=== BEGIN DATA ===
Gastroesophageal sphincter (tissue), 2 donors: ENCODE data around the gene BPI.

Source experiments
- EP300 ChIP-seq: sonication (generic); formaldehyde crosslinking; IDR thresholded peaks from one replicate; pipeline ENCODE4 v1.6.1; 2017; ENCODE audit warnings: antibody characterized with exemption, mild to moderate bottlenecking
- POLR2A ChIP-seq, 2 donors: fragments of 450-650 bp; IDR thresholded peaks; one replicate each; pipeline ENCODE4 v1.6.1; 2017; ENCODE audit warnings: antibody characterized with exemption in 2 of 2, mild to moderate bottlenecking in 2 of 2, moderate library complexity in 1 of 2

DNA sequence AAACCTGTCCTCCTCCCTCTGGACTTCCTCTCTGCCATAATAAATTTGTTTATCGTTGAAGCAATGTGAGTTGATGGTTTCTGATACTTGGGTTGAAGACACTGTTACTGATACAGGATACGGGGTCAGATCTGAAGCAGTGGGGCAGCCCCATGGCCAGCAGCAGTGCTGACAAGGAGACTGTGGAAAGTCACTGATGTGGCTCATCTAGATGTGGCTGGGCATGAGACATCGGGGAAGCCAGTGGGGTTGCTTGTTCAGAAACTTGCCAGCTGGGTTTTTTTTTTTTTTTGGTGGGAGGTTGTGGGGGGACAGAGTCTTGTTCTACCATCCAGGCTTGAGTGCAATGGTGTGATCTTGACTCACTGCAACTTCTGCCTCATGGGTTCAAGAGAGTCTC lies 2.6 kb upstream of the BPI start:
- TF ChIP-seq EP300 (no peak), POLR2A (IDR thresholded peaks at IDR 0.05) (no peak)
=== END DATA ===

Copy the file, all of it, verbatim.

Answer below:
Gastroesophageal sphincter (tissue), 2 donors: ENCODE data around the gene BPI.

Source experiments
- EP300 ChIP-seq: sonication (generic); formaldehyde crosslinking; IDR thresholded peaks from one replicate; pipeline ENCODE4 v1.6.1; 2017; ENCODE audit warnings: antibody characterized with exemption, mild to moderate bottlenecking
- POLR2A ChIP-seq, 2 donors: fragments of 450-650 bp; IDR thresholded peaks; one replicate each; pipeline ENCODE4 v1.6.1; 2017; ENCODE audit warnings: antibody characterized with exemption in 2 of 2, mild to moderate bottlenecking in 2 of 2, moderate library complexity in 1 of 2

DNA sequence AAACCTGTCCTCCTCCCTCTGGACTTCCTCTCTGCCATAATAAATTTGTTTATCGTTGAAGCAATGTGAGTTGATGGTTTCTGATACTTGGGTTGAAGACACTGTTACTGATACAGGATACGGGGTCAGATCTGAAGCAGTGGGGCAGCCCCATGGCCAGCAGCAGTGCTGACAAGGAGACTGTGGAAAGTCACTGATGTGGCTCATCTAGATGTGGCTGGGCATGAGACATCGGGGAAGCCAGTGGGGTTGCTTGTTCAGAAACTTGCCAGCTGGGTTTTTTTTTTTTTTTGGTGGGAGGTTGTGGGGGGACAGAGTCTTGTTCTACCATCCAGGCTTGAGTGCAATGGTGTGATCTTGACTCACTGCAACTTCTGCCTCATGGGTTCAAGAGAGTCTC lies 2.6 kb upstream of the BPI start:
- TF ChIP-seq EP300 (no peak), POLR2A (IDR thresholded peaks at IDR 0.05) (no peak)